of a series of autobiographic sketches ; his spirit was cou-
rageous, and life had been good to him ; but it needed
more than his courage to live again in remembrance with
so many of the dead; having told the story of his boy-
hood, he had not the heart to go farther. The autobiog^
raphy rambles pleasantly into by-ways of old Bath and
Bristol life ; at Westminster School it leaves him. So far


we shall go along with it ; for what lies beyond, a record
of Southey's career must be brought together from a mul-
titude of letters, published or still remaining in manuscript,
and from many and massy volumes in prose and verse,
which show how the industrious hours sped by.

Southey's father was a linen-draper of Bristol. He had
left his native fields under the Quantock hills to take ser-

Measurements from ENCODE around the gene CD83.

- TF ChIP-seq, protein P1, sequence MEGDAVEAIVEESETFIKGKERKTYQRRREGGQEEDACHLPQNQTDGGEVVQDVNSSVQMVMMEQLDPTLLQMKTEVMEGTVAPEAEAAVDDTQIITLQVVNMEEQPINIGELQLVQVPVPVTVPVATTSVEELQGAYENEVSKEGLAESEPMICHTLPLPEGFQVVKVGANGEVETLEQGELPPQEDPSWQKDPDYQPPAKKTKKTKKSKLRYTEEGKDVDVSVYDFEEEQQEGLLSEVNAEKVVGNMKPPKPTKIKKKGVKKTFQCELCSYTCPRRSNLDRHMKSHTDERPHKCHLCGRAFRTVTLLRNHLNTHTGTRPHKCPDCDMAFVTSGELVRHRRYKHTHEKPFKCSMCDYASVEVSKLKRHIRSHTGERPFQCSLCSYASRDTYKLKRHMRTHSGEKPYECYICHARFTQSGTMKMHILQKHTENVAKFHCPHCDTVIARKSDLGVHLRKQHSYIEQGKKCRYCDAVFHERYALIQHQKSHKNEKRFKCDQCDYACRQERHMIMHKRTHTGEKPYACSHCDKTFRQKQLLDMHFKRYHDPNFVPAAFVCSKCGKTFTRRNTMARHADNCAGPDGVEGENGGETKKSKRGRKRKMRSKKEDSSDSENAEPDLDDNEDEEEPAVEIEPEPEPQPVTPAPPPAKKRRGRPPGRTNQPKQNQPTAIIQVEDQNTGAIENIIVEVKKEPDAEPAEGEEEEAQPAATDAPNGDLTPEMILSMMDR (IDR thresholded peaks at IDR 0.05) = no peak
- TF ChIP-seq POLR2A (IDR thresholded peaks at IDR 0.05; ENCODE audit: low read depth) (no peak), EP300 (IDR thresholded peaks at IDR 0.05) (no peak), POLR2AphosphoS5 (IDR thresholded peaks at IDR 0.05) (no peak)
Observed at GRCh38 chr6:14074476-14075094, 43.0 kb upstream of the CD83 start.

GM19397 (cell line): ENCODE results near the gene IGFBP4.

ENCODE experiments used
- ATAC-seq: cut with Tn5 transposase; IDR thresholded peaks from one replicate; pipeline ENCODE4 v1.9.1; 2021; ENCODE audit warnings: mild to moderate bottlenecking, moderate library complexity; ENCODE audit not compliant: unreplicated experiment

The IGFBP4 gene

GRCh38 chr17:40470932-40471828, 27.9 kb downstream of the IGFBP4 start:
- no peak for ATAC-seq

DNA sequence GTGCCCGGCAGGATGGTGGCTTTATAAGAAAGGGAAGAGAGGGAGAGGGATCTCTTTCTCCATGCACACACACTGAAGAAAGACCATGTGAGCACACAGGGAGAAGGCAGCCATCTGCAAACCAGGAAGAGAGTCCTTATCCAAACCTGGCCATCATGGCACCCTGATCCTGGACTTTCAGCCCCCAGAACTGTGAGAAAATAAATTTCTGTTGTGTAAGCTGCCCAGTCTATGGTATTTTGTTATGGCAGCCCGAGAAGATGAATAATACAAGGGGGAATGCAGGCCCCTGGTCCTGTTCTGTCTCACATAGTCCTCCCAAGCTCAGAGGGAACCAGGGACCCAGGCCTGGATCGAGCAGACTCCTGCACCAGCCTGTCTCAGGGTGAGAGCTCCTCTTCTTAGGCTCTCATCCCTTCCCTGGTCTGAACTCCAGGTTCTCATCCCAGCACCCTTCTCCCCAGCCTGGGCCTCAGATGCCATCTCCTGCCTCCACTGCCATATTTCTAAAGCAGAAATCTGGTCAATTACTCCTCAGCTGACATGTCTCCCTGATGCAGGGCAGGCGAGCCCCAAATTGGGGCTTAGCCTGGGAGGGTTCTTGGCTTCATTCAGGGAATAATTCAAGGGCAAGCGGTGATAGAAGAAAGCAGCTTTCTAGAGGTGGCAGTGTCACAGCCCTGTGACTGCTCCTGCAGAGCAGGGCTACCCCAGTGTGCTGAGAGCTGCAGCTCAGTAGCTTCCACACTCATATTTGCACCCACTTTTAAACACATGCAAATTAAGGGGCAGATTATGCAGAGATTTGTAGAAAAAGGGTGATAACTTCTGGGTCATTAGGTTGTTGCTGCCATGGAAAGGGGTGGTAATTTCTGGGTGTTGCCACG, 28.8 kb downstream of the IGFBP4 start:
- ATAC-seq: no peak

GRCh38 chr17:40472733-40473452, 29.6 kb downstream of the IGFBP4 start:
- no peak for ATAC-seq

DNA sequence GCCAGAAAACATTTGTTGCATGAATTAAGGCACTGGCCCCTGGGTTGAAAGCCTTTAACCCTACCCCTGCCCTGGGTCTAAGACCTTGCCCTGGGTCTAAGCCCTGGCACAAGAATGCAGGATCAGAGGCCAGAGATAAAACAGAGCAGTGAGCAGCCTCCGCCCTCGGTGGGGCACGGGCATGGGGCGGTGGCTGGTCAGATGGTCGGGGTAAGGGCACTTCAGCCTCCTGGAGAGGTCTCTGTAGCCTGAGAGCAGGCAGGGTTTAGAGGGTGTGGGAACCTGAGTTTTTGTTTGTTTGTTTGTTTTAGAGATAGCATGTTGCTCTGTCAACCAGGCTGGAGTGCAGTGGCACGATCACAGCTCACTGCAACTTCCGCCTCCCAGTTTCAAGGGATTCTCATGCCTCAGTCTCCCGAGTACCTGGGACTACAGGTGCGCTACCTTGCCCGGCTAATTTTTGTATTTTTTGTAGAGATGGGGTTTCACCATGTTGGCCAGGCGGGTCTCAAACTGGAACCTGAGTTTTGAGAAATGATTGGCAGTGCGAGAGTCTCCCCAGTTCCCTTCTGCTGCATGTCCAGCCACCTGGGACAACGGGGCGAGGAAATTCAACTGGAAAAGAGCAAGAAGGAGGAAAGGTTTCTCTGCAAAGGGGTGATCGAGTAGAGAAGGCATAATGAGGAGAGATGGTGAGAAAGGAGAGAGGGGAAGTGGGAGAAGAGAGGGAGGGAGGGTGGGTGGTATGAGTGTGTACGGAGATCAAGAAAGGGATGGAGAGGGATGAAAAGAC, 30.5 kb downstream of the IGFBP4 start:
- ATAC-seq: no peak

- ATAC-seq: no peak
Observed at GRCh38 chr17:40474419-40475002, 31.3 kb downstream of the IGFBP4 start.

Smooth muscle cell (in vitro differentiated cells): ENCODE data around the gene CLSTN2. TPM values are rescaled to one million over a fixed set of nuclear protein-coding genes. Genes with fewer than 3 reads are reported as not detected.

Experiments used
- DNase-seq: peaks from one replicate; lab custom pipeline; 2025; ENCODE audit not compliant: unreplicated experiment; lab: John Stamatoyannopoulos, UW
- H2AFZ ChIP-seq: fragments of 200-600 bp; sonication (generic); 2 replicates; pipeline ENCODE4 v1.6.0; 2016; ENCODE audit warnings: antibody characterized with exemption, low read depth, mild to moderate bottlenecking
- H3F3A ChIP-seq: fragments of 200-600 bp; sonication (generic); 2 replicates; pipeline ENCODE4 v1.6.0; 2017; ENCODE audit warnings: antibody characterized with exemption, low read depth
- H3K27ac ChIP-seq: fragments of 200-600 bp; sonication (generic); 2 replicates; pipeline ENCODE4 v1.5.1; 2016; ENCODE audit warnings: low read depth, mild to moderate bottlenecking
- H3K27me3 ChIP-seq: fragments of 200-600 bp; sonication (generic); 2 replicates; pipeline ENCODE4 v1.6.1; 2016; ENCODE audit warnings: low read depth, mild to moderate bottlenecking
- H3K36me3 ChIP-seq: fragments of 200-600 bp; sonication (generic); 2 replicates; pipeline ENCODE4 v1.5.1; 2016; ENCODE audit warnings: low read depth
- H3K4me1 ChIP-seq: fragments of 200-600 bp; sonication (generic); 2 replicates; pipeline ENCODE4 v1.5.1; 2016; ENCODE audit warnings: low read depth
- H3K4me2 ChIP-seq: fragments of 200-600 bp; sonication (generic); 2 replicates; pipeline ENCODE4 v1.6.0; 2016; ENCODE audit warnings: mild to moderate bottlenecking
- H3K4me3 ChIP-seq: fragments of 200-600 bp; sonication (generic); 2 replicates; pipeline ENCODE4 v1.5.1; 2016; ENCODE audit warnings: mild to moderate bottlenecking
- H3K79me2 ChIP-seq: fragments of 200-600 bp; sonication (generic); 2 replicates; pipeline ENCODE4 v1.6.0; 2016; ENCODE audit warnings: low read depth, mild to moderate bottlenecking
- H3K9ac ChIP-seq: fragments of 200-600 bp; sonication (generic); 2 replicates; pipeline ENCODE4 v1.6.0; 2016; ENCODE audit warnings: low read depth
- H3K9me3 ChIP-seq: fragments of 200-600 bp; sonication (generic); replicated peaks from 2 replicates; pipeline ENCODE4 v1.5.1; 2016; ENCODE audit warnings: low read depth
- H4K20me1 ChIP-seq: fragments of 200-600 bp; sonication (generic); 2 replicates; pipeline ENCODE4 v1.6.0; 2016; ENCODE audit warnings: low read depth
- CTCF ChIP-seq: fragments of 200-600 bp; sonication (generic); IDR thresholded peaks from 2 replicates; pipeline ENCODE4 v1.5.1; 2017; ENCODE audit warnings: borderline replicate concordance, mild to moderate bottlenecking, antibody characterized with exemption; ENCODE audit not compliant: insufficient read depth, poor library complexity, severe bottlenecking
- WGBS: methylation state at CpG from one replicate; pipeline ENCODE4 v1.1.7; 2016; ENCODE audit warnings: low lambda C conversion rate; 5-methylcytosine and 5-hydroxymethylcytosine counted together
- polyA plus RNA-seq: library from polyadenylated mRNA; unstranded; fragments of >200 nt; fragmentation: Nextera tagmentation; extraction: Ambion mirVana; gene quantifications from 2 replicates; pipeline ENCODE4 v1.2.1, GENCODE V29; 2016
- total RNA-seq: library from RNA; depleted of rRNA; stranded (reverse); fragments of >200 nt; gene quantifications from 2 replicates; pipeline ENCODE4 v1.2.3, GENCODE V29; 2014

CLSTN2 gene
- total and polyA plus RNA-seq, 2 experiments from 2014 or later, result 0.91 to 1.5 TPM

vice in a London shop, but his heart suffered in its exile.
The tears were in his eyes one day when a porter went by
carrying a hare, and the remembrance suddenly came to
him of his rural sports. On his master's death he took a
place behind the counter of Britton's shop in Wine Street,
Bristol ; and when, twelve years later, he opened a shop for
himself in the same business, he had, with tender reminis-
cence, a hare painted for a device upon his windows. He
kept his grandfather's sword which had been borne in
Monmouth's rebellion ; he loved the chimes and quarter-
boys of Christ Church, Bristol, and tried, as church-warden,
to preserve them. What else of poetry there may have
been in the life of Robert Southey the elder is lost among
the buried epics of prosaic lives. We cannot suppose that
as a man of business he was sharp and shrewd; he cer-
tainly was not successful. When the draper's work was